Garden lovers Gardening Making and Using RCW (Ramial Chipped Wood)

Making and Using RCW (Ramial Chipped Wood)

Ramial Chipped Wood

Making and Using RCW (Ramial Chipped Wood)


    – Focus on RCW (Ramial Chipped Wood)

    – Step 1: Shredding your garden waste

    – Step 2: Using the RCW

RCW results from shredding small, freshly cut branches less than 7 cm in diameter. It can be applied to the soil in the winter and then integrated into it in the spring, greatly enhancing its structure and serving as a potent fertilizer. It is also an excellent way to recycle garden waste.

Here are our tips for making and using RCW.

Focus on Rameal Chipped Wood (RCW)

The RCW technique comes from Quebec, where it was experimented somewhat by accident, starting in 1970. Agricultural engineers shredded young branches in winter, spread the shredded material on farmland and incorporated it into the topsoil in spring.

The results were impressive:

    – improvement of soil structure (significant humus additions);

    – substantial fertilizing effect with increased yields;

    – significant reduction in water requirements;

    – fewer diseases;

    – all this without working the soil or weeding or treating the soil.

The production of RCW requires an efficient shredder:

    – An electric chipper (minimum power 2,000 watts) is suitable if you have little raw material to chop and your branches are no larger than 3 to 4 cm in diameter.

    – A thermal shredder will be more efficient if you intend to shred larger quantities of vegetation or if the diameter is greater than 4 cm. It may be worthwhile to rent one for a day.

1. Shred your garden waste

Ramial Chipped Wood

What to shred?

    – Shred mainly leafy tree branches (whether the leaves have completely fallen or not): residues from the pruning of your hedges, shrubs and fruit or ornamental trees…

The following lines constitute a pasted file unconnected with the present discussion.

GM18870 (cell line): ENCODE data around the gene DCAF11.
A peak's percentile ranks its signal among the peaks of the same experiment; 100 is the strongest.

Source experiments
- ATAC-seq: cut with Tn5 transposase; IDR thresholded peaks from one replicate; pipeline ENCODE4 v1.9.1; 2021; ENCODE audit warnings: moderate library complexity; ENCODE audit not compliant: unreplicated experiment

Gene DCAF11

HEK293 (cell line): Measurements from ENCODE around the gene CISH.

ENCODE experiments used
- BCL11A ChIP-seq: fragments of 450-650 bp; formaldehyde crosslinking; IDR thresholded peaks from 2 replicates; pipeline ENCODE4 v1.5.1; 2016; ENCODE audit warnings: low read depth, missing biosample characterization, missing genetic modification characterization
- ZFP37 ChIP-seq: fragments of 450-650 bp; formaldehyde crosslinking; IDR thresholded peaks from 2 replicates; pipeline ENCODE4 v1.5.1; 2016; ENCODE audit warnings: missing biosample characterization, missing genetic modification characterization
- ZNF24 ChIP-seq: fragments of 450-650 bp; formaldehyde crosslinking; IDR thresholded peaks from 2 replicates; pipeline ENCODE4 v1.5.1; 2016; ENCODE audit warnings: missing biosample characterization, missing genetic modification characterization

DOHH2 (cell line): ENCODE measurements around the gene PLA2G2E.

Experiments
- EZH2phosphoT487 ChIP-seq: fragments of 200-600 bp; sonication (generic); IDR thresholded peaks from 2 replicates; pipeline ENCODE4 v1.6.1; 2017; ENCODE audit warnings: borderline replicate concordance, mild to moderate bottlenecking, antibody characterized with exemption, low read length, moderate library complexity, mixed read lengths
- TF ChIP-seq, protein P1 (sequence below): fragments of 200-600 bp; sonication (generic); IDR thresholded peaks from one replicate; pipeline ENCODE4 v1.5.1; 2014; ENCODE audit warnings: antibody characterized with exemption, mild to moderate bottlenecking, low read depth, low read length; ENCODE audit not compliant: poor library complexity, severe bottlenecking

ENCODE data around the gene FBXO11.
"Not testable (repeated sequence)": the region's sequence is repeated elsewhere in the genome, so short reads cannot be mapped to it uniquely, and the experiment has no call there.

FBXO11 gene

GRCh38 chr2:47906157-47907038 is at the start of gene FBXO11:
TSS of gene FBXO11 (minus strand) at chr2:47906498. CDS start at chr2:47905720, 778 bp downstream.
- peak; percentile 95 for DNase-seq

– Grind young, freshly cut branches, ideally with a small diameter of 2 to 4 cm (the most nutrient-rich). However, you can grind branches up to 7 cm in diameter if your grinder can handle them.

Note: you can add a small number of coniferous branches (10-20% maximum of the total volume).

When to shred?

    – Fertilization: Shred and spread the RCW ideally from the beginning of October to the end of February, when the hardwoods are dormant.

    – Mulch: any time.

2. Use ramial fragmented wood (RCW)

Ramial Chipped Wood

RCW has some definite benefits in terms of soil amendment and fertilization. However, you can also use it as a simple mulch.

Amend and fertilize the soil with RCW

    – Spread the RCW without delay: the spreading of RCW must be done very quickly after chipping, in principle, within 24 hours, that is to say, from October to February.

    – Spread the RCW in a layer of about 2 to 3 cm.

    – Towards the end of April, scratch the soil to incorporate the RCW.

Note: if you leave the RCW in a pile on the ground, it can rise in temperature quickly and lose most of its properties. On clay soils, spread only 1 cm of RCW (a thicker layer may trap moisture in winter and delay the warming of the ground in spring).

Mulch with RCW

    – In this case, you can apply the RCW any time of year; it does not have to be freshly chipped.

    – Spread the RCW in a thicker layer (5 to 10 cm) at the foot of your rosebushes, perennials, vegetables, shrubs, and fruit trees…

    – Leave it on the ground without incorporating it.

Note: if you make RCW specifically for mulch, incorporate cedar branches to help the mulch control weeds.

Equipment needed to make and use RCW





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